One of the mysteries of the English language finally explained.
1A brownish or yellowish saprophytic flowering plant of the wintergreen family, with scale-like leaves.
Two species in the family Monotropaceae (or Pyrolaceae): the yellow bird's-nest (Monotropa hypopitys) of north temperate regions, and the giant bird's-nest (Pterospora andromeda) of North America
- ‘It is a Sierra Nevada native and has a number of common names including woodland pinedrops, beechdrops, giant bird's nest or giant pinedrops.’
- ‘Yellow bird's-nest (Monotropa hypopitys) is endangered.’
- ‘In Europe it is known as Yellow Bird's Nest, the knotted windings of the strange root presumedly resembling a bird's nest.’
- ‘A team from the Open University carried out an experiment concerning Yellow Bird's-nest Monotropa hypopitys.’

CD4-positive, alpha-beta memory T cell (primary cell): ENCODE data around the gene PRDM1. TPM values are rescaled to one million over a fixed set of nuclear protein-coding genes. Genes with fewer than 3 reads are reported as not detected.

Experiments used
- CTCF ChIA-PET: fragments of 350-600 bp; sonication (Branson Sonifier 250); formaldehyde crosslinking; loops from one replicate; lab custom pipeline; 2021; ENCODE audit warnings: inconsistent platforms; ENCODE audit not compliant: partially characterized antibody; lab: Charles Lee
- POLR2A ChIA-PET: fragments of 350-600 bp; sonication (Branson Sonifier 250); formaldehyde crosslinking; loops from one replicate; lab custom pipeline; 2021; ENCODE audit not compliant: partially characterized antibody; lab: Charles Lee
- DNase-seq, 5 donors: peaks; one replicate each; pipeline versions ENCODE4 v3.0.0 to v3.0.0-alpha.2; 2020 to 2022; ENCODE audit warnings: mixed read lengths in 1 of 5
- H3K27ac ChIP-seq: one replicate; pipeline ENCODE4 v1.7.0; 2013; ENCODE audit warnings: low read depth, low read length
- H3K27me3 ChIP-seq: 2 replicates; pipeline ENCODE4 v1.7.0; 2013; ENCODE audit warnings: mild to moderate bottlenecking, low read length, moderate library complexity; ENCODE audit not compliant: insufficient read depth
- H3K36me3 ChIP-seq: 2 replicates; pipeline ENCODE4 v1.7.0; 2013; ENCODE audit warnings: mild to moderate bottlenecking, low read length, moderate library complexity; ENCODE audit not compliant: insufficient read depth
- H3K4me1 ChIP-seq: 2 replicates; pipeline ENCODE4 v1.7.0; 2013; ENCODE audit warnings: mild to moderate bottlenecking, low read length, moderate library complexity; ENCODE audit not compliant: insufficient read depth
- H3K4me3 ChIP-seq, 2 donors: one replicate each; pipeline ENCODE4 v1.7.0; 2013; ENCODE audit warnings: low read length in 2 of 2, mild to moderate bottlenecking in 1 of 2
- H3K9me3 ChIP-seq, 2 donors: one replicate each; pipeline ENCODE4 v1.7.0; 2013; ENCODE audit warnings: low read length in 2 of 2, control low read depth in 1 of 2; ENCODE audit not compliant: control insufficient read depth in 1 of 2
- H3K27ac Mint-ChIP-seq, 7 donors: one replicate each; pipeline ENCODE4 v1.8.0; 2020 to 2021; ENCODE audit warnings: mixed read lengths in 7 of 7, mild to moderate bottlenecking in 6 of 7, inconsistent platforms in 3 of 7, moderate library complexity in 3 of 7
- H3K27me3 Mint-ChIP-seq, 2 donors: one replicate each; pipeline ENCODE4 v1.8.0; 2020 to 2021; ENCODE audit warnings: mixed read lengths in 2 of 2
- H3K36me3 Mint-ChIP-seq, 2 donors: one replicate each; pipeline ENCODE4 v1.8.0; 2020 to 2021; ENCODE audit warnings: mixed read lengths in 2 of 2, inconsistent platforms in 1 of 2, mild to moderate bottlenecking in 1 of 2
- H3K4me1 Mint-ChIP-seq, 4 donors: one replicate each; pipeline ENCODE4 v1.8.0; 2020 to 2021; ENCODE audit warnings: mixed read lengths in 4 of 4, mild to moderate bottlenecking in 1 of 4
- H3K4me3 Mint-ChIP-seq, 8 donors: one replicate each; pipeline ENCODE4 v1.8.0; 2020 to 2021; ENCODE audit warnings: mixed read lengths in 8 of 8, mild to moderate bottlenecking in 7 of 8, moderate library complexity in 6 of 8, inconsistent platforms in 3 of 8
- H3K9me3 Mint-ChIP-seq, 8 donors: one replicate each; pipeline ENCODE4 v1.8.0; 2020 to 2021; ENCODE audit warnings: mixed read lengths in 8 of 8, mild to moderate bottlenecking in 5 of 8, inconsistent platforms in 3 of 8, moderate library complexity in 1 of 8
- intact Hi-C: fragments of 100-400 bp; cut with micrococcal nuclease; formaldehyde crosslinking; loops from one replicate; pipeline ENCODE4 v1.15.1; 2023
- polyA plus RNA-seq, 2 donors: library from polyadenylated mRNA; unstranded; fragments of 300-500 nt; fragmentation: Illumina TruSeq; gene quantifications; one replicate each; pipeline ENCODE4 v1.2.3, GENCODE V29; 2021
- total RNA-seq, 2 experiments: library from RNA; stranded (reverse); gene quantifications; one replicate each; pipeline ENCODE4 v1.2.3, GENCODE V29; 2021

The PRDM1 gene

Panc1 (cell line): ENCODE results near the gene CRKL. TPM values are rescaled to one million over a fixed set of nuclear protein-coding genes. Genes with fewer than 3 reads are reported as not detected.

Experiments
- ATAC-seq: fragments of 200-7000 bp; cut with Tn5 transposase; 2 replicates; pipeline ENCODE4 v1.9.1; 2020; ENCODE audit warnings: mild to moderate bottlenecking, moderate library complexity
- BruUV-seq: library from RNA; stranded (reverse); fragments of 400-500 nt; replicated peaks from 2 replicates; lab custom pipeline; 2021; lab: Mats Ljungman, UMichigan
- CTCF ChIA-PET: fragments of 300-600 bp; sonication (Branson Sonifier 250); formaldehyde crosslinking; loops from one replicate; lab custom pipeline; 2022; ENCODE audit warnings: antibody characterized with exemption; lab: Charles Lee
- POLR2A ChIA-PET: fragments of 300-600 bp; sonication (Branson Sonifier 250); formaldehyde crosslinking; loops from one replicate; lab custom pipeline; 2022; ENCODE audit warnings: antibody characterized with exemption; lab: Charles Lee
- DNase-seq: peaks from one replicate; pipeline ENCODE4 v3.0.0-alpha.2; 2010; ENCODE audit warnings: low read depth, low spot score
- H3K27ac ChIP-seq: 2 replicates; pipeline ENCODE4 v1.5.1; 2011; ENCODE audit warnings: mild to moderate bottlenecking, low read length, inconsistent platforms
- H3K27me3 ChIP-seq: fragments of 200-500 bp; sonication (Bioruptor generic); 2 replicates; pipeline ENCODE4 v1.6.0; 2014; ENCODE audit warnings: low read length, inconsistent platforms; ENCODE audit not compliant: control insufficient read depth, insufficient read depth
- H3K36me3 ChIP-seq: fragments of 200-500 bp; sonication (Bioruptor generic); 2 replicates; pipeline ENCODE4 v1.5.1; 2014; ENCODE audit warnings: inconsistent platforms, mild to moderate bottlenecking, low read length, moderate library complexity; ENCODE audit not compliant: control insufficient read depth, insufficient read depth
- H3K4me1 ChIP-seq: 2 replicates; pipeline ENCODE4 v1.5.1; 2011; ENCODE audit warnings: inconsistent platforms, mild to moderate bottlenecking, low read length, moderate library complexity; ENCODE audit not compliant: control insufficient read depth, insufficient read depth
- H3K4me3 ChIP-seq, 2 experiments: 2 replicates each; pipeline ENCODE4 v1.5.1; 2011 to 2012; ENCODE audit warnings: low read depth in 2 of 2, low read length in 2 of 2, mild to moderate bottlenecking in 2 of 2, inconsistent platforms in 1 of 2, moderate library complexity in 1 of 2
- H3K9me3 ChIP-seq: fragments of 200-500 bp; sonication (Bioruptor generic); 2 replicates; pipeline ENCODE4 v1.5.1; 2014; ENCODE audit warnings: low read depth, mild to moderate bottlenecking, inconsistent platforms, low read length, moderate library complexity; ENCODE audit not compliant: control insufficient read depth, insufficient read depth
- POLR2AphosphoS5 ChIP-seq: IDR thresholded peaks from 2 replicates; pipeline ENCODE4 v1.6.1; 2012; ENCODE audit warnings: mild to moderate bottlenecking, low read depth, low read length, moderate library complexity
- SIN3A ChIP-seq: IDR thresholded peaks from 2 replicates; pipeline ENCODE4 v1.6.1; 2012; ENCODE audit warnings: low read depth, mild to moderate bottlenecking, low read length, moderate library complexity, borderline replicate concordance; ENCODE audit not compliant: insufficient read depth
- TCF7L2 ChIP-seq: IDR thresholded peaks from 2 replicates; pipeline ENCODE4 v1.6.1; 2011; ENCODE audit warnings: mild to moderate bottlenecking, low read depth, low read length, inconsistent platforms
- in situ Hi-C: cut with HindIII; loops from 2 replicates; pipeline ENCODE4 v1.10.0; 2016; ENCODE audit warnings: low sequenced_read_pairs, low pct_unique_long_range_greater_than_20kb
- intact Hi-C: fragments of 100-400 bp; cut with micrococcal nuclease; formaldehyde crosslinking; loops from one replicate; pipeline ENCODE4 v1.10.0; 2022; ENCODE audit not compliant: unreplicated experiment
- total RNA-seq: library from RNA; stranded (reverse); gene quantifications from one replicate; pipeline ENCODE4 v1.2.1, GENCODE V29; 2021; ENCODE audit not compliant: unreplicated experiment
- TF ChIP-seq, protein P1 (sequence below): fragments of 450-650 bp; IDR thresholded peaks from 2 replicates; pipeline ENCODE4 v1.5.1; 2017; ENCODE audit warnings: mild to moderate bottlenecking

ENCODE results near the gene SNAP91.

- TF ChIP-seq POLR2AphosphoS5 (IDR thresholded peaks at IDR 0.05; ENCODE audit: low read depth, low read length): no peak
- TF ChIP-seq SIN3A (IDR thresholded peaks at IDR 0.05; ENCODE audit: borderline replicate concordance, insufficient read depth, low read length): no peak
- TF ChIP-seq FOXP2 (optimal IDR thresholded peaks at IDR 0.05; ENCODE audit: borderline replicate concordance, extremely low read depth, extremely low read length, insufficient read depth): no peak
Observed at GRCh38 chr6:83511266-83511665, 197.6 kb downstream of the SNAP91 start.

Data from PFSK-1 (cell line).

- ‘Another species, called bird's nest, is found in Britain and Europe.’
2A Eurasian and North American fungus with a small bowl-shaped fruiting body that opens to reveal egg-shaped organs containing the spores.
Family Nidulariaceae, class Gasteromycetes, including the common bird's-nest (Crucibulum laeve)
- ‘As bird's nest fungi are saprophytes and thus decomposers of organic material, they are found most often in New Zealand on decaying wood, small twigs, tree fern debris and sometimes on animal dung.’
- ‘Bird's nest fungi are saprophytes that decay wood, bark, and mulch, and do not harm plants.’
- ‘It has great information about the bird's nest fungi.’
- ‘Bird's nest fungi are a small group of saprophytic fungi that have a unique way of reproducing.’
- ‘The Bird's Nest fungi use the hydraulic pressure of water to disperse the peridioles.’
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